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The Alaska legislature has approved a bill establishing a system of full state grants for local school-construction projects, based on need.

The new system would replace the current method of partial state reimbursement of local school-bond debt. The state this year is reimbursing districts for about 75 percent of the cost of their bond payments.

Under the new system, districts will submit proposed construction projects to the state education department, which will rank them on a priority basis. Health and safety needs are to get top priority, followed by a need for greater space due to a rise in enrollment.

The old system will remain in place for bond projects approved by voters before March 31.

Gov. Robert P. Casey of Pennsylvania has signed legislation creating a 13-member professional-standards board to oversee the state's teaching profession.

Teachers will make up a majority of the advisory board's members.

The panel will make recommendations to state education officials on regulations governing the preparation and certification of teachers. It also will draw up procedures for hearing cases of teachers who are charged with misconduct by the secretary of education.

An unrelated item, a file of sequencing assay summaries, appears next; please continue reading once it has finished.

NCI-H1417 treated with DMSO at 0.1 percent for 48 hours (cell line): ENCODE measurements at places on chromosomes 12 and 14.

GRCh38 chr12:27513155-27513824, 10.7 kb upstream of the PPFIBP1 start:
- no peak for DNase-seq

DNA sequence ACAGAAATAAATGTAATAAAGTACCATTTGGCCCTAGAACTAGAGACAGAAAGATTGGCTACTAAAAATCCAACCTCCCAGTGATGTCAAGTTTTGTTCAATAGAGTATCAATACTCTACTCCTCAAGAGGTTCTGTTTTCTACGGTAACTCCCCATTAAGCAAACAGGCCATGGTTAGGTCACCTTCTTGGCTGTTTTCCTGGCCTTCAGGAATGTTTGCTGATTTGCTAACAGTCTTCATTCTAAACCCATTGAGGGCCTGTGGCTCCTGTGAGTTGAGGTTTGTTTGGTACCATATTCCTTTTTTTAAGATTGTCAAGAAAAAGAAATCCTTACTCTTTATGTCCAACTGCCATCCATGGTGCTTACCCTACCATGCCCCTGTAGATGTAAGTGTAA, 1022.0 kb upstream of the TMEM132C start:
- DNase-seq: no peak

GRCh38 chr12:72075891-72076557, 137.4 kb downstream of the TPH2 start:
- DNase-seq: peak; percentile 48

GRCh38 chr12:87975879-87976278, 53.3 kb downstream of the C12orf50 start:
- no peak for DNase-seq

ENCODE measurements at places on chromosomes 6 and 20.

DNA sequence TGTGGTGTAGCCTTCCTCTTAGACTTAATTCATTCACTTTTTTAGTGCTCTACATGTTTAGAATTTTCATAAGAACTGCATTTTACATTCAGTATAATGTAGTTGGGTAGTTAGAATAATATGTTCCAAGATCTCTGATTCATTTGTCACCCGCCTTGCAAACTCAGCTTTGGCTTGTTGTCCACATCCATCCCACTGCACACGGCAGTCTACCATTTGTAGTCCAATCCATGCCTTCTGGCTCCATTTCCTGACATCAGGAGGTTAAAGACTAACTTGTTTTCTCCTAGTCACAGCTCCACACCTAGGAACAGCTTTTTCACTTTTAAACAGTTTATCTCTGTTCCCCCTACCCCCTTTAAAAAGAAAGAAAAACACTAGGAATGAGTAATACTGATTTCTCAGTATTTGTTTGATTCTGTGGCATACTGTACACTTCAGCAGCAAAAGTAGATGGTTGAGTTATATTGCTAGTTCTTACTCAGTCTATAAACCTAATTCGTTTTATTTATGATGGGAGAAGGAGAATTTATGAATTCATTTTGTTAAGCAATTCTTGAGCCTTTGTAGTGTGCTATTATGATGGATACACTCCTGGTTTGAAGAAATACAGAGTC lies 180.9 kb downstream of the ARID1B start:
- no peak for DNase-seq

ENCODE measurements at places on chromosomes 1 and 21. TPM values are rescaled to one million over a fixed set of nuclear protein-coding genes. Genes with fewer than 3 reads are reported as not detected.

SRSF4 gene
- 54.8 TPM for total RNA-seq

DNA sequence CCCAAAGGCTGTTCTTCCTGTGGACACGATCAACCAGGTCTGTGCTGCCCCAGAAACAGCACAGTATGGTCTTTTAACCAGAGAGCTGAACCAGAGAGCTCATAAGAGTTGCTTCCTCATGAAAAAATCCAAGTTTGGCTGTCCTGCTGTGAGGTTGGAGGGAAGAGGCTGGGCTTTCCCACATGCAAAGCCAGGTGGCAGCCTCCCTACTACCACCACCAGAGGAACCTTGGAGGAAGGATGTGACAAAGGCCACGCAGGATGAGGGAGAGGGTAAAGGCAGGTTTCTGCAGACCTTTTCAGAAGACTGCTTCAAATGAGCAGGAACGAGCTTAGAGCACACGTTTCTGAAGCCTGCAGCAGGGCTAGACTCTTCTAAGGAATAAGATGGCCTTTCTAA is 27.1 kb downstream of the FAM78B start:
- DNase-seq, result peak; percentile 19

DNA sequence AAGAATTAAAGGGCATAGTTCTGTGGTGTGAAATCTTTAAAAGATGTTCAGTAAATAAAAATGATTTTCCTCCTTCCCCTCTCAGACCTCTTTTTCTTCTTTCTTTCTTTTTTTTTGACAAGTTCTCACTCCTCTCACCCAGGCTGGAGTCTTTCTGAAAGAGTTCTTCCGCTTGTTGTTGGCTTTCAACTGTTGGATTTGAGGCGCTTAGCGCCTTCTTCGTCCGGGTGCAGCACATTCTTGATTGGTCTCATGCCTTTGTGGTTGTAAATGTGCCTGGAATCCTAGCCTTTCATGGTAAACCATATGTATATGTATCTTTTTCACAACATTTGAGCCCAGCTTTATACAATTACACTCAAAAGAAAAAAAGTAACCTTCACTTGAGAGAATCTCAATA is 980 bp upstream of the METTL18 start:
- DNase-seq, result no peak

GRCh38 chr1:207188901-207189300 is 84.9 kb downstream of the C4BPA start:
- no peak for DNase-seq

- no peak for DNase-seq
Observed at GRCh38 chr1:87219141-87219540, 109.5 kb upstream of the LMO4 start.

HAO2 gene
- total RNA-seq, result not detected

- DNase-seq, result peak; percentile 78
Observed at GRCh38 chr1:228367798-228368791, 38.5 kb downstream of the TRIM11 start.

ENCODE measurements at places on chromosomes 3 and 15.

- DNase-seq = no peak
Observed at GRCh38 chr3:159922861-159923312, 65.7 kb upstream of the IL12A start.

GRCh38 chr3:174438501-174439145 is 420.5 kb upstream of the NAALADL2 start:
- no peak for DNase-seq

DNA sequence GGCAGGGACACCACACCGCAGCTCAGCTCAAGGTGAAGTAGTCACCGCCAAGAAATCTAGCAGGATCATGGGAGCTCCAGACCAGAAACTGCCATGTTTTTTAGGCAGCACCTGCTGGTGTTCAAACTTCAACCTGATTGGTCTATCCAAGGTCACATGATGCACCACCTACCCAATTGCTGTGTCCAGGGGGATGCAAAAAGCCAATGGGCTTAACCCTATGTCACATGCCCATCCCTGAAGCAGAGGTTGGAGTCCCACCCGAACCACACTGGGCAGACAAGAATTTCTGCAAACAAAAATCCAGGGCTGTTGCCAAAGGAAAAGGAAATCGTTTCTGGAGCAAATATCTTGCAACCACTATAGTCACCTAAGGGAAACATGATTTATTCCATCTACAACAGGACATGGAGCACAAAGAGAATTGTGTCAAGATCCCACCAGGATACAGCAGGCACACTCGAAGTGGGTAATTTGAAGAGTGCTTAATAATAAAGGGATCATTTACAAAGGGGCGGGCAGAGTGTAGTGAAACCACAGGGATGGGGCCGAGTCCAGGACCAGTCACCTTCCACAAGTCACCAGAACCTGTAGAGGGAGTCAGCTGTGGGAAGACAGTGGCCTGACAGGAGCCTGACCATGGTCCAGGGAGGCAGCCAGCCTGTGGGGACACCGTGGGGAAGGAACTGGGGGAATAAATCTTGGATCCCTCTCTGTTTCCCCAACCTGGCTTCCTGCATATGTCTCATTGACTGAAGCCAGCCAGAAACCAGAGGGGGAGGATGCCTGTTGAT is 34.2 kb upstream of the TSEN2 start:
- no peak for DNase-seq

The Indiana House has approved a $9.5-million education-reform plan.

The joint proposal by Gov. Evan Bayh and Superintendent of Public Instruction H. Dean Evans was passed this month on a 98-to-0 vote.

The bill would provide new funding for classroom technology, preschool and latchkey programs, and research in such areas as testing, mandatory kindergarten, and "regulation-free" schools.

A committee of the Kentucky House has rejected a bill banning smoking in elementary and high schools.

Representative Anne Meagher Northup, a cosponsor of the bill, said the measure fell largely because it was referred to the House agriculture committee, which has jurisdiction over issues relating to tobacco, the state's leading cash crop.

Ms. Northup said the bill's proponents are promoting a measure that would bar the sale of tobacco products to those under age 16. Kentucky is one of six states that place no age restrictions on tobacco purchases.

Vol. 09, Issue 19

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